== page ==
There are many reasons I felt the need to title this book “Life in a Skinner Box.” I’m sure many are apparent, or at least I hope they are. But, there’s one or two I want to state explicitly because they are most important to me. Namely, it pains me to think that some of the most compassionate and brilliant people—such as B.F. Skinner and many of the people I have loved the most—have been misunderstood and misjudged. I simply hoped to tell their stories in a way that shows the value they hold for me and others. In doing so, I hope to inspire people to look deeply into the hearts and minds of others. Those are the places where I’ve found the most joy in life.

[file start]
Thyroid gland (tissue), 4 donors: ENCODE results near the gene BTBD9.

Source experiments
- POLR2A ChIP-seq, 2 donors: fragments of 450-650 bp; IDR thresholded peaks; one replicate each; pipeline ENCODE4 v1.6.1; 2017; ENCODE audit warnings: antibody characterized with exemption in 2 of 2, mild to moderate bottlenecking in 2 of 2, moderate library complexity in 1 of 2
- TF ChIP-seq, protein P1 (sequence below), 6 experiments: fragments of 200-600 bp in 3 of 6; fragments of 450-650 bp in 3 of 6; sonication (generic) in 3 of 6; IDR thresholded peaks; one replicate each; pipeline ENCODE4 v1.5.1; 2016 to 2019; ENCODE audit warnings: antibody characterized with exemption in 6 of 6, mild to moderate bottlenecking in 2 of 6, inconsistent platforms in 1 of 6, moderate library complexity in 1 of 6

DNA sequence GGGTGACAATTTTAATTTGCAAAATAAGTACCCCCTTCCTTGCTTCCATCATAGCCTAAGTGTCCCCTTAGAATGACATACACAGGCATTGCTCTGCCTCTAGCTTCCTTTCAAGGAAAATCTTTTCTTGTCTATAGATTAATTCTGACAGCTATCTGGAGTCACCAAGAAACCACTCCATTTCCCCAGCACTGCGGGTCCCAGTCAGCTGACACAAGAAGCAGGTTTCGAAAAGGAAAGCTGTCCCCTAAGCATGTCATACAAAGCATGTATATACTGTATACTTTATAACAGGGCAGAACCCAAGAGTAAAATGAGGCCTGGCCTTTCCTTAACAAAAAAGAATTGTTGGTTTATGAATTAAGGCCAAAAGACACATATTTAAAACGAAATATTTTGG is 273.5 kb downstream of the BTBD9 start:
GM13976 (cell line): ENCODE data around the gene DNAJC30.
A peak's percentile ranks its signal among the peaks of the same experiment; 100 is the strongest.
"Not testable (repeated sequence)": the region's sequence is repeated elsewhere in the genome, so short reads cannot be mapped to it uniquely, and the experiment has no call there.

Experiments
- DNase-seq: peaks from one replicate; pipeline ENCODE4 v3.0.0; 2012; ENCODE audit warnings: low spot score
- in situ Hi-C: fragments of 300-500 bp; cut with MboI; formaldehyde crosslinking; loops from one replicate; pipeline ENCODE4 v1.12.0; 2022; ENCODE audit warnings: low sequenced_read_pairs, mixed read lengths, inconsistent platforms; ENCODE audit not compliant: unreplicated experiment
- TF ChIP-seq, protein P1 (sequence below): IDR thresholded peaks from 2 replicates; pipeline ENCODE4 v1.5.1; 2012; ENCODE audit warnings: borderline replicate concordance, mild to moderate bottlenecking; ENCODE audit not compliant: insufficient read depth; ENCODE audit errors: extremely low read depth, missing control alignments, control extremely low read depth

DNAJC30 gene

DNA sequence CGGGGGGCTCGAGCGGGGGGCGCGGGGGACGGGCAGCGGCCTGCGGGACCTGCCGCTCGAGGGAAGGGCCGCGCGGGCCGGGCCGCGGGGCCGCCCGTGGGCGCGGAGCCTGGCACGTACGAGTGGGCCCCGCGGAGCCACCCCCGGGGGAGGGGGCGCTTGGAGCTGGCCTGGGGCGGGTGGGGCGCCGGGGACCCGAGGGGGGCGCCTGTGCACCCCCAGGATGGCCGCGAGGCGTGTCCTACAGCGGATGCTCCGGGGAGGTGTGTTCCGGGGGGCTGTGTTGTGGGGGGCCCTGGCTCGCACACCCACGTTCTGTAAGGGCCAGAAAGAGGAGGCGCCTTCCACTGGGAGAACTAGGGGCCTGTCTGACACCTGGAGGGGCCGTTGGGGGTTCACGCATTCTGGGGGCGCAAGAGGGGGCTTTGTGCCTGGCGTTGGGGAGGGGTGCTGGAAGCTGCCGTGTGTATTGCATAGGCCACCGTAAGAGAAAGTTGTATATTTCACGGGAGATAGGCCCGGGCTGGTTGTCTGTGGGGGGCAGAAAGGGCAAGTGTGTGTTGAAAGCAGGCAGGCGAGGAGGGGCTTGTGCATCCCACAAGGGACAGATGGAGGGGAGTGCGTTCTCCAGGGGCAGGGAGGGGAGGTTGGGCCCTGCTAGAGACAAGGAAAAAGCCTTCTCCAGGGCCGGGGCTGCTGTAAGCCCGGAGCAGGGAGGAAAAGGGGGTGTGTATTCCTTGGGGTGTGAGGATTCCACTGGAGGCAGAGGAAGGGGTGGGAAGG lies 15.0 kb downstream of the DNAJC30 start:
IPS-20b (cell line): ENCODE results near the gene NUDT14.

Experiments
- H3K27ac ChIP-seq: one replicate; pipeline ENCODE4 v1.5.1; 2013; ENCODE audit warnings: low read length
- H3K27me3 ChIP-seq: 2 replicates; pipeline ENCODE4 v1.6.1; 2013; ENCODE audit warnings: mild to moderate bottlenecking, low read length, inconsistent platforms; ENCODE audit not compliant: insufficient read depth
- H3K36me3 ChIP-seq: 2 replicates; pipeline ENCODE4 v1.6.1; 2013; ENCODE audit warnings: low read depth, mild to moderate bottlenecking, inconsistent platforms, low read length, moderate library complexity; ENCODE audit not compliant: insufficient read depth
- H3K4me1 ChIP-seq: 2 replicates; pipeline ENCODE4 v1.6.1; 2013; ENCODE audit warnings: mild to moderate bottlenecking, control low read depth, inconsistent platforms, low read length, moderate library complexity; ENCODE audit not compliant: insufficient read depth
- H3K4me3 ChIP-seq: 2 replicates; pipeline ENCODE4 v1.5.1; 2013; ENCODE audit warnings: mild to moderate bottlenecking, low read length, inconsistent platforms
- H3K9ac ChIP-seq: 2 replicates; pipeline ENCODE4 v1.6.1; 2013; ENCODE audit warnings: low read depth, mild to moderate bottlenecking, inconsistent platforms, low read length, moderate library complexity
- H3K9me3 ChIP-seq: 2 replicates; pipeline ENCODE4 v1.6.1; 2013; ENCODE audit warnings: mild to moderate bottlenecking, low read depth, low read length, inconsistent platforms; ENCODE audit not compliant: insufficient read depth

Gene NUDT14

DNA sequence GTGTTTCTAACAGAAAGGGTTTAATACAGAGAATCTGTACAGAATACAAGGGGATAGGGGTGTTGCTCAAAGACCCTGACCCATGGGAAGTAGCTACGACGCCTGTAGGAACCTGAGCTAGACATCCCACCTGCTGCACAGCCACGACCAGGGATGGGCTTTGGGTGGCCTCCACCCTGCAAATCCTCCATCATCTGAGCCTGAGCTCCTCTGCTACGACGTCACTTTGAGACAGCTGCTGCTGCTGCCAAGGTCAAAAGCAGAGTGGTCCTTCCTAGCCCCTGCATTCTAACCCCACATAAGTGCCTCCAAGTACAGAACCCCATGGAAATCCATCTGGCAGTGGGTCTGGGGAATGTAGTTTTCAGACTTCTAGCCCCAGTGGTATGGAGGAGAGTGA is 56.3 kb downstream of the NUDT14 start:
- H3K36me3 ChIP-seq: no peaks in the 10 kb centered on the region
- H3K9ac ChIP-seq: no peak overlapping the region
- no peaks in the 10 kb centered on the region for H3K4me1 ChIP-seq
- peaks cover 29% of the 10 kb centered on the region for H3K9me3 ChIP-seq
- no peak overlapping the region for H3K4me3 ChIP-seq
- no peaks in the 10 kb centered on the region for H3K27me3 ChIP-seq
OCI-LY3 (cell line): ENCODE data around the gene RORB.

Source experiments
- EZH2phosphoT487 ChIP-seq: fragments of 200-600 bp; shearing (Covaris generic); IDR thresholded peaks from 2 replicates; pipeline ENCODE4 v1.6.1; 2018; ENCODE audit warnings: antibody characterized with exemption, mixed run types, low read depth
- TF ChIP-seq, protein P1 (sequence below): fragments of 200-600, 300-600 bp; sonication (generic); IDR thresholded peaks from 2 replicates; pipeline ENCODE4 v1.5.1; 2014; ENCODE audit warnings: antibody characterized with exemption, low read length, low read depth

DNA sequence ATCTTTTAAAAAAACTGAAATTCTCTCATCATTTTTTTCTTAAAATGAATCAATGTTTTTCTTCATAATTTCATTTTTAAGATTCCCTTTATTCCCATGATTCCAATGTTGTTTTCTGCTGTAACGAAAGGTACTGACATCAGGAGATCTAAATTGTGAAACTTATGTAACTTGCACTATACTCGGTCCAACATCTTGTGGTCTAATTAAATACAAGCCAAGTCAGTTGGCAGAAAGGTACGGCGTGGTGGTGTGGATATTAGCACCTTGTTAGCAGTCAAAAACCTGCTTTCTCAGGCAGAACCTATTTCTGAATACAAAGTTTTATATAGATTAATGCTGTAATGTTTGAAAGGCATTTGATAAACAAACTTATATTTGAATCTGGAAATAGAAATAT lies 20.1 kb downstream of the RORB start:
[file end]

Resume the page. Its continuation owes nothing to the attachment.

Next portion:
Besides that, and especially now that I’m a mother, the kind of behavior we reward in this society bothers me—money, external beauty, power, bullying, status symbols, and the accumulation of material possessions, etc. I’ve seen far too many people equate these things with happiness, and inadvertently teach their children—using rewards, threats, and punishments—to perform for and ultimately desire those same things. However, DO those things really bring happiness? I bet if you asked a small child, they would say they just wanted their parents’ time, attention, and recognition. I know first-hand that the most rewarding experience on the planet is to be captivated in play with someone who loves and enjoys you. Yet, so many people spend their best energy away from their loved ones in order to show their loved ones how much they love them.
For a society that largely repelled Skinner’s philosophies, isn’t it ironic that those are the very people who can’t seem to make themselves jump off the “rat wheel?”